Blog des AK Psychiatriekritik der NFJ Berlin

Monat: Februar, 2014

The Story of Legal Capacity: Specificity and Intersections

In this article I explore legal capacity as it has impacted my life, through the lens of a negative experience and a positive one.  As many of you know, legal capacity is an important right guaranteed in the Convention on the Rights of Persons with Disabilities (CRPD).  It is also guaranteed in the Convention on the Elimination of all forms of Discrimination Against Women (CEDAW), and in a broader sense is incorporated in the Universal Declaration of Human Rights (UDHR) and the International Covenant on Civil and Political Rights (ICCPR).   My aim is to encourage people to be aware that legal capacity is a social construct, it is not an inevitable fact of life and can be changed – indeed we are seeing it change before our eyes with respect to the particular act of marriage.  Legal capacity is being similarly reshaped from a disability standpoint, in a much more comprehensive way.  Please see CRPD Article 12, the draft General Comment on Article 12 by the Committee on the Rights of Persons with Disabilities, the IDA CRPD Forum Principles for Implementation of CRPD Article 12, and my article Norms and Implementation of CRPD Article 12, for more information.



Psychiatry Has its Head in the Sand: Royal College of Psychiatrists Rejects Discussion of Crucial Research on Antipsychotics

Two pieces of research have been published over the last two years that should prompt a major reorientation of the treatment of schizophrenia and psychosis, and a fundamental reappraisal of the use of antipsychotic drugs in general.  Put together, these studies suggest that the standard approach to treating serious mental health problems may cause more harm than good. Long-term treatment with antipsychotic drugs has adverse effects on the brain, and may impair rather than improve chances of recovery for some. Many people ask me how the psychiatric profession has responded to this data. Surely, they think, it must have stimulated a major debate within the profession, and some critical reflection about why it took so long to recognise these worrying effects? Sadly, this does not appear to be happening.

I have described both of these studies in detail in previous blogs. Briefly, in 2012 the research group led by Nancy Andreasen, the former editor of the American Journal of Psychiatry, published results of a brain scanning study of people diagnosed with schizophrenia or psychosis. The study found that people’s brains shrank over time in proportion to the amount of antipsychotic drugs they had been exposed to. The report concluded that  ‘antipsychotics have a subtle but measurable influence on brain tissue loss over time‘(1, p 128).  The study confirmed that the brain shrinkage observed in animals(2) also occurs in humans.


Homelessness, Hospitalization and “Compliance”

As most of you know, E. Fuller Torrey is a psychiatrist, one of the strongest proponents of involuntary treatment, and a supporter of outpatient commitment — the process of mandating that individuals take psychiatric drugs for extended periods of time after being released from a hospital setting.  In the quote above, he accuses Robert Whitaker of ignoring the plight of the homeless “mentally ill” who he believes would be better served by the modern mental health system and forced psychiatric drug treatment.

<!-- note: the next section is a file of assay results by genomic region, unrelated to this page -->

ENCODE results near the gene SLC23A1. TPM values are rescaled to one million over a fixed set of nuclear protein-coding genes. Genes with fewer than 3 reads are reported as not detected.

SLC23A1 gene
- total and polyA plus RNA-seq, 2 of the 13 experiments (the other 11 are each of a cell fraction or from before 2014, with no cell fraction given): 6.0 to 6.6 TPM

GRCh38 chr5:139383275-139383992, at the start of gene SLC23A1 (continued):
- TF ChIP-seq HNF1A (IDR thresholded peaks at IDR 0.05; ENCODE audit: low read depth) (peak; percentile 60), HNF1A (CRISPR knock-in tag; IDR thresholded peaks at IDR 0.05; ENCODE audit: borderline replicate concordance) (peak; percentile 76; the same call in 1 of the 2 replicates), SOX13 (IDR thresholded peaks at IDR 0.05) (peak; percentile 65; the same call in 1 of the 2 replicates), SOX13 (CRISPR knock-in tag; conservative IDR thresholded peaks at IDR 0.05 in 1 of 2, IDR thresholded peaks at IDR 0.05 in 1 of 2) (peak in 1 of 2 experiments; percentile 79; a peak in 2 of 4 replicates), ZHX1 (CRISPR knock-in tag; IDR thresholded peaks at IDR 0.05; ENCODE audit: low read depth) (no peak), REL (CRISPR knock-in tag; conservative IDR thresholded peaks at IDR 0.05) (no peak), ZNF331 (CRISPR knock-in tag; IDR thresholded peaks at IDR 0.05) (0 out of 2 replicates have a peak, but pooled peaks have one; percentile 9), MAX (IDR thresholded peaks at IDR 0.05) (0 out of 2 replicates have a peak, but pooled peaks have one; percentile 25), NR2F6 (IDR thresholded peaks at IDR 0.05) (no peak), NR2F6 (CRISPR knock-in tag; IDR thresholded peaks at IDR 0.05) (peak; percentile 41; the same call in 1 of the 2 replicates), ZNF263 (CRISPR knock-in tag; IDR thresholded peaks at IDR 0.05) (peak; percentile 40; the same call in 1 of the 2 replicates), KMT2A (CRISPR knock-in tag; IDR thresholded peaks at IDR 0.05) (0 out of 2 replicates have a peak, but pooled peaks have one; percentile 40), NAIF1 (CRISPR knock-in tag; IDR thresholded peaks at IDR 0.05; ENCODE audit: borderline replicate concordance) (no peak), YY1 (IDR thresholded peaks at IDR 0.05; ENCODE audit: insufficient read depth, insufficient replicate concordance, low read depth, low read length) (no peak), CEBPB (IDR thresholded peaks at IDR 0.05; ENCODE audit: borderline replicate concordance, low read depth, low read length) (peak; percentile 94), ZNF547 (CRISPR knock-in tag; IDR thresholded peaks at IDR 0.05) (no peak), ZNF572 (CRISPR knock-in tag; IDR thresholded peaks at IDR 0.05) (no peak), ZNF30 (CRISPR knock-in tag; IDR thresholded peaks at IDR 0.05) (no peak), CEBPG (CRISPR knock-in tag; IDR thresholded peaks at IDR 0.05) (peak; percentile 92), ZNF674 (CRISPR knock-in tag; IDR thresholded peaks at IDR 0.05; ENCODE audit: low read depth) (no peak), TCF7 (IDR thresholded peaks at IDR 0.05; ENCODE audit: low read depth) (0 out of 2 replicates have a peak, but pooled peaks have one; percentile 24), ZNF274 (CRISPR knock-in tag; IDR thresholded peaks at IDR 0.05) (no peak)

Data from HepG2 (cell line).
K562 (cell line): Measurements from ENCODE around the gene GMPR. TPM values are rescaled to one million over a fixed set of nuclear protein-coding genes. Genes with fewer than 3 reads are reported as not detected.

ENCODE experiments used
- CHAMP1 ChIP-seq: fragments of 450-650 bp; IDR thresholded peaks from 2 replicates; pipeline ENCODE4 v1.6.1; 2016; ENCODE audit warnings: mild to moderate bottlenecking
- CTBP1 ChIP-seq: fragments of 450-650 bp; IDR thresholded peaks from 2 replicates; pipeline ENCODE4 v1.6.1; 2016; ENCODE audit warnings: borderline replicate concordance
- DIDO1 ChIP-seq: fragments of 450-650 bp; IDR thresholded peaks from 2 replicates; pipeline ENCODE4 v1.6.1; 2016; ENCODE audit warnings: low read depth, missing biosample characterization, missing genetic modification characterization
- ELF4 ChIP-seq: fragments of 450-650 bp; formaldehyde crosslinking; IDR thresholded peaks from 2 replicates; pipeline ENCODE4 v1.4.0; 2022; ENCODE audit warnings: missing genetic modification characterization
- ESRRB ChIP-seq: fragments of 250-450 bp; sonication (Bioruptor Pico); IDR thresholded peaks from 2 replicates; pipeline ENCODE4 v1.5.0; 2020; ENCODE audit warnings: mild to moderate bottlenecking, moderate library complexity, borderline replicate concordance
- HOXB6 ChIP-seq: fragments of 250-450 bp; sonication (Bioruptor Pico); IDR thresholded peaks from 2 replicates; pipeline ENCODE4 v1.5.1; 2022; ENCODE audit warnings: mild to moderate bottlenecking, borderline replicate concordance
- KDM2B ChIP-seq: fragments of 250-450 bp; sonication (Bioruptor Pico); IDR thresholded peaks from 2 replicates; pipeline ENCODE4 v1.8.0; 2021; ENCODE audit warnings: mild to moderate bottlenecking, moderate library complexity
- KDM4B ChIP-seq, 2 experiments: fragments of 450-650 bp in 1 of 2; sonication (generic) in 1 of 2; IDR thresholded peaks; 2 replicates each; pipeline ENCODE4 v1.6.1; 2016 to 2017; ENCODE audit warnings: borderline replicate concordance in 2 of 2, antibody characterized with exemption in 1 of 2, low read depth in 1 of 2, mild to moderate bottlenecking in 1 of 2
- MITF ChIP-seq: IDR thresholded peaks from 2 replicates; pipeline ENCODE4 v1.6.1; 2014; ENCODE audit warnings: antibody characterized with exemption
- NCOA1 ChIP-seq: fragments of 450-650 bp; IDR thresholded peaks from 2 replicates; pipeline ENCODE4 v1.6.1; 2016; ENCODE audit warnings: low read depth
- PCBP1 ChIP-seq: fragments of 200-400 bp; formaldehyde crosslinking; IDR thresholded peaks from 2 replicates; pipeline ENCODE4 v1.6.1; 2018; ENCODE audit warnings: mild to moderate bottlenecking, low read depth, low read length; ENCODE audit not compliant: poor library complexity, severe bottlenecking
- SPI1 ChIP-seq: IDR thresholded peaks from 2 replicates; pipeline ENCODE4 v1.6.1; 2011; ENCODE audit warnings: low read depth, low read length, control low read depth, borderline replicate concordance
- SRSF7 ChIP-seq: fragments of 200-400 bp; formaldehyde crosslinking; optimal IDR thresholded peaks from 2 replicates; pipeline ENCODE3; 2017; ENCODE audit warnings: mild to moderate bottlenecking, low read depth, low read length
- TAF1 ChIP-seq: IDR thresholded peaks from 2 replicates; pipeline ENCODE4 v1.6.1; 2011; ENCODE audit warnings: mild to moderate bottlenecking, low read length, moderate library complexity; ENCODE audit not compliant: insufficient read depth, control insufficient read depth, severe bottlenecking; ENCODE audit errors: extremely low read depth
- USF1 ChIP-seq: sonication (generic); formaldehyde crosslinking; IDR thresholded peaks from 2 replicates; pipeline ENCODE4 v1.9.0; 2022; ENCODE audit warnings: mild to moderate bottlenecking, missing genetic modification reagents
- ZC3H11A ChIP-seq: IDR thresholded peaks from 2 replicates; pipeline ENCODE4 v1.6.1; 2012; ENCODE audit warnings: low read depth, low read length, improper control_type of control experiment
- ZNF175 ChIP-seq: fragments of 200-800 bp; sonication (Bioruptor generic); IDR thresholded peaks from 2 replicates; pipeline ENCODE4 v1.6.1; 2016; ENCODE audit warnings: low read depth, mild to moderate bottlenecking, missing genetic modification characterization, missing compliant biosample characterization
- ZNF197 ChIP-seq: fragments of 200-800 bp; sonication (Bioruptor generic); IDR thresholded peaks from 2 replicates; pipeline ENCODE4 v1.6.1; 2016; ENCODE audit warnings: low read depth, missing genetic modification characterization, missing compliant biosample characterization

But before getting to Torrey’s argument, let’s first take a look at how those who are poor and homeless and suffering severe emotional distress are generally treated in the community.  Often those who are suffering distress will be brought to a hospital setting by police or community members, or come in of their own accord voluntarily.  Once hospitalized, they are almost invariably prescribed psychiatric drugs and often are prescribed antipsychotics.


CAFÉ Study: Real Science or Marketing Exercise?

Any discussion of CAFÉ must begin with a review of CATIE (Clinical Antipsychotic Trials of Intervention Effectiveness).

CATIE was a randomized trial funded by the US government (NIMH).  It was written up in three phases:  Phase 1 (Lieberman J et al, 2005); Phase 2 Part a (McEvoy JP et al, 2006) and Phase 2 Part b (Stroup TS et al, 2006);  and CATIE Phase 3 (Stroup TS et al, 2009).  CATIE’s purpose was to compare old neuroleptics with new neuroleptics.  There was no placebo.  This reflected the belief/assumption that the efficacy of neuroleptics generally had already been established.  The researchers compared the old drug perphenazine with the second generation neuroleptics olanzapine, quetiapine, risperidone, and ziprasidone.  The conclusion:


10 Ways Mental Health Professionals Increase Misery in Suffering People

Decreasing suffering often means “comforting the afflicted, and afflicting the comfortable.” However, AlterNet’s recently republished Psychotherapy Networker article, “The 14 Habits of Highly Miserable People,” authored by psychotherapist Cloe Madanes, instead appears to have afflicted many of the afflicted. Perhaps Madanes was attempting to afflict those comfortable enough to afford her and her professional partner Tony Robbins, but that comfortable group excludes many readers.

While some of the article’s voluminous reader comments were positive, concurring that many unhappy people have chosen to make themselves miserable, the majority vilified Madanes, calling her: “condescending,” “shaming,” “asinine,” “insensitive,” “pompous, “judgmental,” “violent,” “a narcissistic, manipulative, abuser,” and a long list of even nastier invectives.